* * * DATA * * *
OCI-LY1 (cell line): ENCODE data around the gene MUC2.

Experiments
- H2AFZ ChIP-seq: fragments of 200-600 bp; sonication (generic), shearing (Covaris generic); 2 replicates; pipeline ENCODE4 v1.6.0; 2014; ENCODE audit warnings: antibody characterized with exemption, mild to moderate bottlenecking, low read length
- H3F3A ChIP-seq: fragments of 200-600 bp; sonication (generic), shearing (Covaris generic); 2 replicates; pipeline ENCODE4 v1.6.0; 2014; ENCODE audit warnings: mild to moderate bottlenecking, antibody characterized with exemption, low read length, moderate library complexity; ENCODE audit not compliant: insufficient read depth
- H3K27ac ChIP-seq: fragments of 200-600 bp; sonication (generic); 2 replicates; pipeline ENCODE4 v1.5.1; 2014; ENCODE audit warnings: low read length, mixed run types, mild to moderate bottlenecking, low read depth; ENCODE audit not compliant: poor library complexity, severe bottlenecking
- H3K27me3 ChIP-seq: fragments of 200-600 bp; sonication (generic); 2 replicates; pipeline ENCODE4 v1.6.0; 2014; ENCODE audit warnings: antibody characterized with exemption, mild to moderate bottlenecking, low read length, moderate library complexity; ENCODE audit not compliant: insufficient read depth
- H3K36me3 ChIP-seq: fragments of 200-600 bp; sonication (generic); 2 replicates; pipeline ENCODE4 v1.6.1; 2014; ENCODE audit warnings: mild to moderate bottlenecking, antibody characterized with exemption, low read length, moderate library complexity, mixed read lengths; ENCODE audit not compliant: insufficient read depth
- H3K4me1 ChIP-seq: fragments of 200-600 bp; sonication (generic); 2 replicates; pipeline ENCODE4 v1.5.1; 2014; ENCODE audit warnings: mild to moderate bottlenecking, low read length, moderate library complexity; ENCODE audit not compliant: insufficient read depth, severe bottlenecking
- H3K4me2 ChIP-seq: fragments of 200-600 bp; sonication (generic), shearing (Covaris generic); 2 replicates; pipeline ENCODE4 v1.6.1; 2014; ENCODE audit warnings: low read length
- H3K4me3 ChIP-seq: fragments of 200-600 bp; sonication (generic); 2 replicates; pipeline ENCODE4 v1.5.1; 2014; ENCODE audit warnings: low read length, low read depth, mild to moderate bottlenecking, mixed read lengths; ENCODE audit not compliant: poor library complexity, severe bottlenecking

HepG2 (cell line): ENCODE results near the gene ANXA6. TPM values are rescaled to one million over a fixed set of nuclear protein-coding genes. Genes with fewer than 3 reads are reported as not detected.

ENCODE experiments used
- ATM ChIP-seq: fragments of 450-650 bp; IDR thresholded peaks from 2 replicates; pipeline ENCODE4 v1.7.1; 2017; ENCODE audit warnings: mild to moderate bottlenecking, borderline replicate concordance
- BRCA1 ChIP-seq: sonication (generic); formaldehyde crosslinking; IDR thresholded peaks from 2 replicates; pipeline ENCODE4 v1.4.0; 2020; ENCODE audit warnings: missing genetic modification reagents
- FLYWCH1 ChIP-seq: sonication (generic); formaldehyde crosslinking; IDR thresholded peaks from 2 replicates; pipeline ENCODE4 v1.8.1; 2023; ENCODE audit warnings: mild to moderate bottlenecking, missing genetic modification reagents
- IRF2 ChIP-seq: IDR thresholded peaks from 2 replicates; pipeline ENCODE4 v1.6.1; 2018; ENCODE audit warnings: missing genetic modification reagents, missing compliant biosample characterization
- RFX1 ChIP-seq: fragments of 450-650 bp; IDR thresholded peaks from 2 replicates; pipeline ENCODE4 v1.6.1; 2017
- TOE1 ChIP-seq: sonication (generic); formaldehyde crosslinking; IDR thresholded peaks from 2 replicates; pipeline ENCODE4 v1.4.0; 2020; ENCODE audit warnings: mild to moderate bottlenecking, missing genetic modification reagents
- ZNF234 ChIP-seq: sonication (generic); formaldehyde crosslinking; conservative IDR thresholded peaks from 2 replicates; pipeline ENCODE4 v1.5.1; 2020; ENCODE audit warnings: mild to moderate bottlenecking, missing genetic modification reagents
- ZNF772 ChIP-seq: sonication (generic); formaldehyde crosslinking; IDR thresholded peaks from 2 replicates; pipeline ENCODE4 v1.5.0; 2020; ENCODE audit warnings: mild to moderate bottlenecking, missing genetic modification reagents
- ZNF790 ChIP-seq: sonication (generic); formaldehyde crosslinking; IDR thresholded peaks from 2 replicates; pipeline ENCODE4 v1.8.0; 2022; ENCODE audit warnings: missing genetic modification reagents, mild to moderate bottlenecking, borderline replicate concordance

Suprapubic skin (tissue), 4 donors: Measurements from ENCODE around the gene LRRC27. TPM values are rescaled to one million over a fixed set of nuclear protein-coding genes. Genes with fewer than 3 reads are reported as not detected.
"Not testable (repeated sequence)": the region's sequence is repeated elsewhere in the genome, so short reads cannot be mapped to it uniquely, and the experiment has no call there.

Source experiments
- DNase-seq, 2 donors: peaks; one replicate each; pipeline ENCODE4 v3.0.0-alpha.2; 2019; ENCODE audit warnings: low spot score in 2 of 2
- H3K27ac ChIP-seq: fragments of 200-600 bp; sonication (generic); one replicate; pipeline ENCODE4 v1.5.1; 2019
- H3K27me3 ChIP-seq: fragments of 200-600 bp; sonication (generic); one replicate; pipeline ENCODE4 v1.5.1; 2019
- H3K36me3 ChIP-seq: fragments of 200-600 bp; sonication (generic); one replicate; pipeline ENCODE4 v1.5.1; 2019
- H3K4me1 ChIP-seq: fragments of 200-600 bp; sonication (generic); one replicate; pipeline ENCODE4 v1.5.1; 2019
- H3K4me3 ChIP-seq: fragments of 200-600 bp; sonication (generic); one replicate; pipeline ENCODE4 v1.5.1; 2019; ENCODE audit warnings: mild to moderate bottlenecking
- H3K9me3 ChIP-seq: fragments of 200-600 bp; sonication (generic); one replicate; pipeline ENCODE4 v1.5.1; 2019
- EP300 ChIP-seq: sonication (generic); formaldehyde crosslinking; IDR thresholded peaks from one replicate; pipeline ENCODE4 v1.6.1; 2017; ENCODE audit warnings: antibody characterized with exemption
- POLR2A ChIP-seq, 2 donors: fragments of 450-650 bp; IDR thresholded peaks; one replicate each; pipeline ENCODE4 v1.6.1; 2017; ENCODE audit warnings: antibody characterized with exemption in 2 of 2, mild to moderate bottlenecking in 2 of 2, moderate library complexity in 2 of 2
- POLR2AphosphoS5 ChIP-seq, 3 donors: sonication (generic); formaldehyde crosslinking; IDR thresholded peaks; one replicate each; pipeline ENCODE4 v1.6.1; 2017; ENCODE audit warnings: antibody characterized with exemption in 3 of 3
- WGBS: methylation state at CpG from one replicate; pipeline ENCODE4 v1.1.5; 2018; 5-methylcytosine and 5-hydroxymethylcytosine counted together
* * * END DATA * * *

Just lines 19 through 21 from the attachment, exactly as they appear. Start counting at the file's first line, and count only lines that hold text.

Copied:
- ZNF234 ChIP-seq: sonication (generic); formaldehyde crosslinking; conservative IDR thresholded peaks from 2 replicates; pipeline ENCODE4 v1.5.1; 2020; ENCODE audit warnings: mild to moderate bottlenecking, missing genetic modification reagents
- ZNF772 ChIP-seq: sonication (generic); formaldehyde crosslinking; IDR thresholded peaks from 2 replicates; pipeline ENCODE4 v1.5.0; 2020; ENCODE audit warnings: mild to moderate bottlenecking, missing genetic modification reagents
- ZNF790 ChIP-seq: sonication (generic); formaldehyde crosslinking; IDR thresholded peaks from 2 replicates; pipeline ENCODE4 v1.8.0; 2022; ENCODE audit warnings: missing genetic modification reagents, mild to moderate bottlenecking, borderline replicate concordance